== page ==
2) Alfano's DeBusschere profile described the Hall of Fame forward's smooth transition from being a great player to being a general manager--for Erving's ABA champion Nets in 1973-74--to being the ABA Commissioner. DeBusschere's newest challenge was serving as executive vice president/director of basketball operations for his old team, the New York Knicks, and trying to revive their slumping fortunes. DeBusschere enjoyed a remarkably diverse and successful athletic career. At just 24, he became the youngest coach in NBA history, serving as player/coach for the Detroit Pistons. He also played Major League Baseball, posting a 3.09 ERA in spot duty for the Chicago White Sox during the 1963 season. DeBusschere made the All-Star team three times as a Piston but he became a two-time champion--and a legend--after being traded to the Knicks. He was the final piece in their championship puzzle, providing rugged defense, dependable rebounding and solid scoring. DeBusschere had some classic confrontations with fellow Hall of Famer Gus Johnson.
DeBusschere built some solid Knick teams and he drafted Patrick Ewing but DeBusschere was not able to restore the franchise's former glory. He died of a heart attack in 2003.
3) Bill Libby called Magic Johnson "arguably the best player in pro basketball," noting that Johnson won the 1980 Finals MVP after scoring 42 points on 23 field goal attempts in the clinching contest and then he earned the 1982 Finals MVP after scoring 13 points on just three field goal attempts. Johnson did whatever it took for his team to win, proving to be a triple threat as a scorer, rebounder and passer. The media members who voted for the Rookie of the Year and MVP awards favored Larry Bird over Johnson until the late 1980s but Libby's comment was right on target: while Malone was the league's most dominant force in the early 1980s, Johnson was the league's best all-around player (a similar distinction could have been made several years ago between Shaquille O'Neal and Kobe Bryant or in recent years between a healthy Dwight Howard and LeBron James).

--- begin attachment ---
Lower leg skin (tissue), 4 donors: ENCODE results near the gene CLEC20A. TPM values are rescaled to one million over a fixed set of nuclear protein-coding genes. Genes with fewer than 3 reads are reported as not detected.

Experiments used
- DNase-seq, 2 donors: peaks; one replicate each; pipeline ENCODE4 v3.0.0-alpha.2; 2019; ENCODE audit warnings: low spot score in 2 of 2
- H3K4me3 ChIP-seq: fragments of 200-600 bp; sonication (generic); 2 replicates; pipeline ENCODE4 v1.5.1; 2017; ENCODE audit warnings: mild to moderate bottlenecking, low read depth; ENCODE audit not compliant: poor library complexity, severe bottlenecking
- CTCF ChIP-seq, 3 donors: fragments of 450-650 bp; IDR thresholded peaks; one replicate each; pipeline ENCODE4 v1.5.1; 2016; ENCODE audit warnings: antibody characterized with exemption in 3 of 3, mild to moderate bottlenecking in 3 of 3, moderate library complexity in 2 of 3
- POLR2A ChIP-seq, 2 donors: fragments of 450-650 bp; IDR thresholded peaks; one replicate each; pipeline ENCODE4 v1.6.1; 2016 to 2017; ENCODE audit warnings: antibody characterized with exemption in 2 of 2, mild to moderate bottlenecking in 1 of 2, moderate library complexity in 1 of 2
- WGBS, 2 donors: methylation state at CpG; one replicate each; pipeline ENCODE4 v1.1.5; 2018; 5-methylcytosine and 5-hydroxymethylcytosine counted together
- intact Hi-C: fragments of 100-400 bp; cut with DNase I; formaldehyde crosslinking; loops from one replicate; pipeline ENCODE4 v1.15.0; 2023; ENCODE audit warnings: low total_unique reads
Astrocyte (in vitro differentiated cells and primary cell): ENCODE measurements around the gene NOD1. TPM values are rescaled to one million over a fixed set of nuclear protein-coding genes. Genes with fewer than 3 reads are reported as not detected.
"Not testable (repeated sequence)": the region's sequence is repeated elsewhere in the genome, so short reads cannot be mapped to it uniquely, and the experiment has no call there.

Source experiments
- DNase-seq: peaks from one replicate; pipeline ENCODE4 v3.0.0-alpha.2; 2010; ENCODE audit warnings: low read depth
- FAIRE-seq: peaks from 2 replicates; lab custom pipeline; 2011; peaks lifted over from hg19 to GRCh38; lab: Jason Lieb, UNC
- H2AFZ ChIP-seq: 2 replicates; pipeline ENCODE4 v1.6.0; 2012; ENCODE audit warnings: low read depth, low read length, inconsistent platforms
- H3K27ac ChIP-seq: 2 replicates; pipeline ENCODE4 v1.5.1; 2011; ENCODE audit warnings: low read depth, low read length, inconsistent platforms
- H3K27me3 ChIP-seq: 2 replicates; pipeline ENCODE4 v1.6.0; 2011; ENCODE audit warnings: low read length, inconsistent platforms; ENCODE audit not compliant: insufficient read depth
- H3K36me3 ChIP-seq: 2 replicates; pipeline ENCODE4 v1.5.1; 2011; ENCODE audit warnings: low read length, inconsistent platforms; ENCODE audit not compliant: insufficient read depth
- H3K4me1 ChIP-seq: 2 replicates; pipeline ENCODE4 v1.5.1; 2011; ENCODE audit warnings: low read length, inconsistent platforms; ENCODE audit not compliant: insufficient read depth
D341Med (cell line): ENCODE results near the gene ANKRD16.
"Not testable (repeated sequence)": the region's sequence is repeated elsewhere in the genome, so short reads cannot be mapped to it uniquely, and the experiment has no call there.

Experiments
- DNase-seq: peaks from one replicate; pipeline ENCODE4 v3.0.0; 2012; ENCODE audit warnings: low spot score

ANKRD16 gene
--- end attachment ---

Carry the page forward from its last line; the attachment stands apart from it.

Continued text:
Johnson became embroiled in controversy when his publicly critical comments about Coach Paul Westhead seemed to directly result in Westhead's 1981 dismissal but Johnson established himself as the player of the decade by leading the Lakers to five championships, including the league's first back to back titles (1987-88) since the curtain closed on the Bill Russell era in 1969.
4) Dick Stockton is a class act on and off of the air. For many years he was the leading national NBA play by play announcer, developing great chemistry with several different analysts, including Bill Russell, Tommy Heinsohn and Hubie Brown.
When I approached Stockton face to face--without prior notice--at a Cleveland Cavaliers game and asked him if he could take a few moments to answer some questions for my upcoming Andrew Toney article, he could have politely--or impolitely--declined: he was a big-time national TV star who had no idea who I was. Instead, Stockton warmly agreed to my request and he enthusiastically answered my questions. I bumped into him on a few subsequent occasions at other games and he always gave me a friendly greeting. I can assure you that this is not typical behavior in this business.
Schatz' feature described how Stockton became captivated by sports journalism after attending the 1953 NBA Finals as a kid and watching Leonard Koppett file his game report from press row. Stockton graduated from Syracuse and steadily worked his way up the broadcasting totem pole until he earned the plum assignment as CBS' lead play by play announcer on NBA games. In the article, the then-39 year old Stockton said, "The test is longevity"; he is still working NBA and NFL games three decades later--and he has been honored by the Naismith Memorial Basketball Hall of Fame--so Stockton has passed that test with flying colors.